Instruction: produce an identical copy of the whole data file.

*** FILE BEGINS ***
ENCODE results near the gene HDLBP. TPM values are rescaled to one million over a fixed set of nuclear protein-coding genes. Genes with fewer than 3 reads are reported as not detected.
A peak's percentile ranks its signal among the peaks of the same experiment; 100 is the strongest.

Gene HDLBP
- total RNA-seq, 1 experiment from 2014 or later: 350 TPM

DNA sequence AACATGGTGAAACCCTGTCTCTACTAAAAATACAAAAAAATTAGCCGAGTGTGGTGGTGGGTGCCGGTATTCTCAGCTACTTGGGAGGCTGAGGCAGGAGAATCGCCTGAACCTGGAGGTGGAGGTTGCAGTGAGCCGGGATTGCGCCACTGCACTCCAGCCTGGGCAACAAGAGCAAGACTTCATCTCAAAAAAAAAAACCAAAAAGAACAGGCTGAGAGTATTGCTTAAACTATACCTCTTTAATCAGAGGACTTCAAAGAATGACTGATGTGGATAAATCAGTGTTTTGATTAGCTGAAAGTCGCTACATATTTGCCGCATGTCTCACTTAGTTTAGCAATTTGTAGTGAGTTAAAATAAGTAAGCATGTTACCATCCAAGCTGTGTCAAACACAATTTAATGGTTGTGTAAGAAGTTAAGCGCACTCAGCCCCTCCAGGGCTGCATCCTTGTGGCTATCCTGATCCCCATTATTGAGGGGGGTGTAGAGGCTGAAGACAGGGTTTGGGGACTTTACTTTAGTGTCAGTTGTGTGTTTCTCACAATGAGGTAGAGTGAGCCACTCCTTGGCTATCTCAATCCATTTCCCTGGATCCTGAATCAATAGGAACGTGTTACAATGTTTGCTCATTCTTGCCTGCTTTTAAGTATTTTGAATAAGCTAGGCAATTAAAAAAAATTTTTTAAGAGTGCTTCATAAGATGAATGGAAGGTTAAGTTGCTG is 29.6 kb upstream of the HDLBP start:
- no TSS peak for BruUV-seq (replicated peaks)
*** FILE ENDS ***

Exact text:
ENCODE results near the gene HDLBP. TPM values are rescaled to one million over a fixed set of nuclear protein-coding genes. Genes with fewer than 3 reads are reported as not detected.
A peak's percentile ranks its signal among the peaks of the same experiment; 100 is the strongest.

Gene HDLBP
- total RNA-seq, 1 experiment from 2014 or later: 350 TPM

DNA sequence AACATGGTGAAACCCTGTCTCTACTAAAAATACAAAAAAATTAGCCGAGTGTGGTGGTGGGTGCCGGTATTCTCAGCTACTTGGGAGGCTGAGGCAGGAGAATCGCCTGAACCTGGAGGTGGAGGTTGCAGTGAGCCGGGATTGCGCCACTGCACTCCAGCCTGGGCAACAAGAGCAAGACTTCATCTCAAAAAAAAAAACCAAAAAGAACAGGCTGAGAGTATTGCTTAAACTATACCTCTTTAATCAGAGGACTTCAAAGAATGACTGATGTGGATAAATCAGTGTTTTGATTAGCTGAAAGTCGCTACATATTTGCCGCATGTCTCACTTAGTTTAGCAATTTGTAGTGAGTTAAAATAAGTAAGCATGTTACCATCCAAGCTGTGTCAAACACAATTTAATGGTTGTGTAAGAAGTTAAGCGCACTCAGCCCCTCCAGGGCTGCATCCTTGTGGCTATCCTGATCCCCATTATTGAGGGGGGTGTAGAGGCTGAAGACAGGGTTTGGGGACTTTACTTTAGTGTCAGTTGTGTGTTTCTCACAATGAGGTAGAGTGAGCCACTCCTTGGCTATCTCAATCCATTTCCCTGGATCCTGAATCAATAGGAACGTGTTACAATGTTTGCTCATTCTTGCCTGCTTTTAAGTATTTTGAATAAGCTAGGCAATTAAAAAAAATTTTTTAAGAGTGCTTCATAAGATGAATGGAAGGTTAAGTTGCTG is 29.6 kb upstream of the HDLBP start:
- no TSS peak for BruUV-seq (replicated peaks)